Premier: Cayman unmoved on beneficial ownership

The Cayman Islands and other U.K. Overseas Territories have agreed to implement centralized registers of beneficial owners of companies or “similarly effective systems” at the Overseas Territories Joint Ministerial Council Meeting this week.

However, the registers will not be accessible by the public and the media as originally demanded by the U.K.

Premier Alden McLaughlin said, “Our position on beneficial ownership, and our zero tolerance position on corruption and illicit activity, remains unchanged.”

The U.K. started to call for the implementation of centralized registers in its Overseas Territories in 2013. The registers should detail the individuals who control or benefit from companies registered in Cayman to prevent the abuse of anonymity for financial crime, corruption and tax evasion.

Britain will launch its own register at the beginning of next year. It will identify people who control at least 25 percent of a U.K.-registered company’s shares or voting rights.

The Cayman Islands government has rejected the proposal, arguing that its existing system, whereby beneficial ownership information is collected and maintained by corporate service providers, was working well and a centralized register would cause security and privacy issues. The Joint Ministerial Council communiqué, which followed the meetings between U.K. ministers and Overseas Territories leaders this week, said: “We agreed to hold beneficial ownership information in our respective jurisdictions via central registers or similarly effective systems.”

At the meeting, the Overseas Territories and U.K. law enforcement authorities discussed the technical details of developing a timely, safe and secure information exchange process.

However, the details and, in particular, what constitutes a “similarly effective system” remain unclear.

In a statement, Mr. McLaughlin claimed the communiqué recognizes the appropriateness of Cayman’s regime to tackle the global issue of serious crime, including corruption and serious fraud. The statement also noted there was “no agreement to public registries” and “no agreement to direct access to information by foreign law enforcement, tax or regulatory authorities.”

However, Overseas Territories Minister James Duddridge, who was pressed on the issue in the U.K. Parliament on Thursday, said progress had been made. “Often there are quite extensive discussions and sometimes quite robust discussions, but late last night we got there and we have a shared understanding and it moves us further forward.”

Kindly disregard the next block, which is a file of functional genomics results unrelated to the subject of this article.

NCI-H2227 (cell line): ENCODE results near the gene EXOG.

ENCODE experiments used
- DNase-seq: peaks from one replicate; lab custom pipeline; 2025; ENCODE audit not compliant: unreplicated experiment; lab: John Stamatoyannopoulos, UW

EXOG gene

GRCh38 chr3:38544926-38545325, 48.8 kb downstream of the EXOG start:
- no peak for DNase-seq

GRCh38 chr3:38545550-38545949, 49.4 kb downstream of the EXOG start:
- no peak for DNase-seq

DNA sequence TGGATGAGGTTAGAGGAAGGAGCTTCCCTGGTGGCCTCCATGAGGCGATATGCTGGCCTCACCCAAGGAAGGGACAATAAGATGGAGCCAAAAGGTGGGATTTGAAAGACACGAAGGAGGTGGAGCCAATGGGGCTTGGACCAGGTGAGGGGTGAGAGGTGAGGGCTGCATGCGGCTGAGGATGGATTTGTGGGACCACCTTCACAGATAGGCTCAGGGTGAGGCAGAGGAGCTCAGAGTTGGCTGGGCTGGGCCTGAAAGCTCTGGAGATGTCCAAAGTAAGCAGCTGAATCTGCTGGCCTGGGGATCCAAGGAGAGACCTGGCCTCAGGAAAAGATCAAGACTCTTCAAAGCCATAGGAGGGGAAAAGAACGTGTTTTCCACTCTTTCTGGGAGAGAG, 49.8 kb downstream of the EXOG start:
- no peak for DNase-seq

Quoting the Joint Ministerial Council statement, the minister told members of parliament, “We agree that addressing this issue will be given the highest priority and that progress on implementation will be kept under continuous and close review.”

The complex process of obtaining beneficial ownership information through tax information exchange agreements, as well as legal challenges to information requests in Cayman and other jurisdictions in the past three years, have raised questions whether the U.K. would consider Cayman’s existing systems as effective as a centralized registry for law enforcement purposes.

Cayman’s system requires in civil proceedings that taxpayers are notified and given the opportunity to challenge a request. In criminal proceedings, the Tax Information Authority, which ensures that a request complies with the underlying tax information exchange agreement and Cayman Law, has to obtain a court order before a service provider can be compelled to disclose the identities of beneficial owners of a registered company.

Minister for Financial Services Wayne Panton said, “The significance of this [Joint Ministerial Council], and the mark of its success, is that we have advanced a mutual understanding with relevant U.K. agencies.”

“The core issue, for the U.K. and its territories, is to further enhance our cooperation on investigations related to serious crime,” he added.

Cayman had therefore invited representatives from the U.K.’s National Crime Agency and the Serious Fraud Office to engage with its Attorney General’s Chambers and Financial Intelligence Unit in order to improve effective and efficient collaboration.